So, I’ve switched over now to the pen brushes, which tend to make very bold marks, which I think is a good choice to get this castle laid in. I’ve only been painting for a minute here, and I’m already trying to satisfy one of the items on my list, the graphic punch on the castle, which brings me to my next piece of advice when studying from photos.
Two simple words: Paint small
I’ve got two good reasons for this:
- Painting small in no way inhibits your ability to make a good picture. And because painting small reduces the physical labor parts of painting a little bit, you can get more studies done in less time. So more studies, less time, same pictorial impact, that’s reason number one.
- Reason number 2 surrounds some psychology I don’t quite understand but, painting small will help steer you away from the common tendency to just want to copy everything.
And this is a common question I get from students. How do you avoid simply copying a photograph and actually doing a conscious, focused study? Answering that question was really the driving force behind this video.
So at this point in the painting, I’m dealing with the whole depth problem. That is the atmospheric perspective tracking all those colors as they recede in space. I’ve been painting this stuff for many years now, and I’m aware of a pattern or two.
Let’s take three of the basic colors in this scene. The green of the trees, the green of the yard, and that yellowish-sienna color. Here are their corresponding values.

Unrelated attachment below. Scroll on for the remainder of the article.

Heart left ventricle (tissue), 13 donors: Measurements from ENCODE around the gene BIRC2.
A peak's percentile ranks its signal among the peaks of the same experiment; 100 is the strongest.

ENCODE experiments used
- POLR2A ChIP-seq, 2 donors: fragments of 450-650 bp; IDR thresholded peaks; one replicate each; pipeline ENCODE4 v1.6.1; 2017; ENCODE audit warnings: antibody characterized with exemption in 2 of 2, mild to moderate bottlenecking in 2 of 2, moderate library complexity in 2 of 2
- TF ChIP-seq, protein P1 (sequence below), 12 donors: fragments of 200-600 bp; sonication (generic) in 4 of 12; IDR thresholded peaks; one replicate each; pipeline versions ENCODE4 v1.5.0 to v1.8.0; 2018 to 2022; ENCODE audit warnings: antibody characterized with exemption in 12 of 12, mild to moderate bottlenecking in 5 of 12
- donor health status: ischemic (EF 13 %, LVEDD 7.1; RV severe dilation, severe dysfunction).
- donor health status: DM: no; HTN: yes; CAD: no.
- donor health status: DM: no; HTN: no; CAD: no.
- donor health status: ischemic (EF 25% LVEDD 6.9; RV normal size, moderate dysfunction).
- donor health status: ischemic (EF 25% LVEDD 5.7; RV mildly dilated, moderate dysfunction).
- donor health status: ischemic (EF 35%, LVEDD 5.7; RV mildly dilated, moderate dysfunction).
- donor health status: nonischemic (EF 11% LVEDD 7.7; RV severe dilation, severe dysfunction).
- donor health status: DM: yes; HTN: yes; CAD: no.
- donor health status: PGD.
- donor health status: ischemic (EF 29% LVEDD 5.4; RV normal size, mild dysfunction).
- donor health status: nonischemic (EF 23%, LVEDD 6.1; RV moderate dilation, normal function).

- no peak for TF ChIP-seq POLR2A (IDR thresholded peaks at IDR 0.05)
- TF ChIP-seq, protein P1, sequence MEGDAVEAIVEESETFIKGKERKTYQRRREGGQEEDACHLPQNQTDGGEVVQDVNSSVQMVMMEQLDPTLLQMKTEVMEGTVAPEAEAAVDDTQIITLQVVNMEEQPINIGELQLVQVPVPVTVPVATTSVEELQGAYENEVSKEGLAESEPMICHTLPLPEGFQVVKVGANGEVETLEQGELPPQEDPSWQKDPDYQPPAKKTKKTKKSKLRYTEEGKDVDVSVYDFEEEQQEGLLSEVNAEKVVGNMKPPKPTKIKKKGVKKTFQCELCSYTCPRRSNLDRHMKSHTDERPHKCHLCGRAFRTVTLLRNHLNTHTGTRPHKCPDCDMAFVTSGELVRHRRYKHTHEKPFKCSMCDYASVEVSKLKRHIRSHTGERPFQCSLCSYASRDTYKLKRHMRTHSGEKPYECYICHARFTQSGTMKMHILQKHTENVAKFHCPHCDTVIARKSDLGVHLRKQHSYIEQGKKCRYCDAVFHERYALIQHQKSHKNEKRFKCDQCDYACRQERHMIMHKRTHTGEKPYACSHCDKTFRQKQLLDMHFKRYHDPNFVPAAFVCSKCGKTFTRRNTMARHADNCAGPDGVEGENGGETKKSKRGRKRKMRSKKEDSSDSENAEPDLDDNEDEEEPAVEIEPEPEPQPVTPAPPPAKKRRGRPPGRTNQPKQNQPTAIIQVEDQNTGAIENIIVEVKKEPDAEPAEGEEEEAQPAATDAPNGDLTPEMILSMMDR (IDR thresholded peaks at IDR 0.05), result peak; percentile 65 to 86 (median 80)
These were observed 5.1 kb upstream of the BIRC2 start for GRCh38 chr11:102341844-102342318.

Now that represents those things close to the camera. We need to know how they change as they recede. First, these things are all darker than the sky, and they have to stay that way. The values will get lighter with distance while still maintaining that relationship.
The things that are the darkest, the trees, in this case, experience the most change simply because they have more values to go through. If you can see right to the horizon like you can in this photograph, everything will eventually compress to the same value. The same is true with color. We’ll give the sky a faint blue as in the photograph. As the colors get further and further away, they’ll be influenced by that sky color. I think that’s simple enough to understand. Getting the colors there, that’s the tricky part.
Back to our color chart here, this is more or less what I’m going to be looking for.
If you look at what I have in the painting at this early stage, I’ve kind of bookended it. I have the close colors, and I have the far away colors, those being the two easiest parts, at least in my opinion, and then as the painting progresses, I will fill in the difficult middle.